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06 June 2023

What are the positive aspects of the European Critical Raw Materials Act and what are the potential challenges lying beneath the surface?

In March 2023, the European Commission unveiled the Critical Raw Material Act (CRMA), a significant initiative designed to ensure the stable supply of critical raw materials. Its objectives encompass mitigating risks to supply chains, reducing strategic dependencies, and enhancing European autonomy. To achieve these aims, the CRMA emphasizes the promotion of refining, processing, and recycling of raw materials within Europe.


This new regulation establishes benchmarks for domestic capacities and the diversification of critical and strategic raw material supply chains in the EU by 2030. Additionally, the CRMA recognizes the importance of international cooperation as a vital component of a successful strategy for raw materials supply.


We recently had a captivating conversation with Diego Marin, Policy Officer for Raw Materials and Resource Justice at the European Environmental Bureau. Our discussion delved into various facets of the Act, exploring both its positive and negative aspects. We explored thought-provoking questions such as the categorization of raw materials as “critical” and their heavy reliance on extractive industries. We also contemplated whether our digital and energy transition could potentially come at the expense of human rights violations and hinder the development of raw materials sectors in Global South countries. For more intriguing insights and discussions on these topics check the interview.

About Diego Marin

Diego Marin is a policy officer for raw materials and resource justice at the European Environmental Bureau. He holds a master’s in international development from the University of Kent, Brussels School of International Studies. At the EEB, he is leading the work on raw materials focusing on the circular economy aspects of the raw materials question and looking at the green and digital transitions from an environmental and global justice perspective.  Additionally, he is working to develop political tools and arguments for a raw materials binding target across the EU economy. He is co-author of the EEB and Friends of the Earth Europe report, “Green Mining is a Myth: the case for cutting EU resource consumption.”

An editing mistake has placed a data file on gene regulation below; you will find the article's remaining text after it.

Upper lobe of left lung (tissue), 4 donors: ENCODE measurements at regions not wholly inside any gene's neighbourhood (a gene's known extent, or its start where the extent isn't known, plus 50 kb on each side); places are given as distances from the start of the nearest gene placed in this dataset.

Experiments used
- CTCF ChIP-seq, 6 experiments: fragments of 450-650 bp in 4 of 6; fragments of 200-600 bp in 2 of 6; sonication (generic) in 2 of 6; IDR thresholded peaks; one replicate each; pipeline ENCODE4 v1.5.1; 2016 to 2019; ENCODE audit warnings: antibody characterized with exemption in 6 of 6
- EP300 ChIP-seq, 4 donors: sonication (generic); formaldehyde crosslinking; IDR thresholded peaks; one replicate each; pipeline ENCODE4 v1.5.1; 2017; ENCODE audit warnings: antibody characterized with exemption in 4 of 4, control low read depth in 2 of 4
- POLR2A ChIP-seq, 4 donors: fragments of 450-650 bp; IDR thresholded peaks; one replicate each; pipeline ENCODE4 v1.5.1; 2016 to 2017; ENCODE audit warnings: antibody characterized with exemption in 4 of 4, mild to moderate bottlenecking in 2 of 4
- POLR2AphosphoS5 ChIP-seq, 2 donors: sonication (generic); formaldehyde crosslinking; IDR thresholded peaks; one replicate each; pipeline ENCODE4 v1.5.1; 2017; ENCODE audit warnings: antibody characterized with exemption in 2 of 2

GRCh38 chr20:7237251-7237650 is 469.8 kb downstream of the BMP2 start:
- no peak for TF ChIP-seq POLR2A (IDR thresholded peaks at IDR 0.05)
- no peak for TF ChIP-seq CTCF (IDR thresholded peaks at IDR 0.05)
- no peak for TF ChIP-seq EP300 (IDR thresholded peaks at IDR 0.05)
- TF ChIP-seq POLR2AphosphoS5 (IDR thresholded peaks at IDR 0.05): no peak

About European Environmental Bureau

The EEB is the largest network of environmental citizens’ organisations in Europe. It currently consists of over 180 member organisations in 40 countries, including a growing number of networks, and representing some 30 million individual members and supporters.

The EEB tackles Europe’s most pressing environmental problems by agenda setting, monitoring, advising on and influencing the way the EU deals with these issues.

These include issues such as climate change, biodiversity, circular economy, air, water, soil, chemical pollution, as well as policies on industry, energy, agriculture, product design and waste prevention among others.

We are also active on overarching issues as sustainable development, good governance, participatory democracy and the rule of law in Europe and beyond.

While the primary focus of the EEB’s work is on the EU and its decision-making processes, we work also on wider regional and global processes, at the level of the UN and the OECD, in particular on the Global Agenda for Sustainable Development.

Further, with the enlargement of Europe, the EEB has increased its cooperation with Eastern European environmental organisations, helping them use European regulations to strengthen their national environmental policies.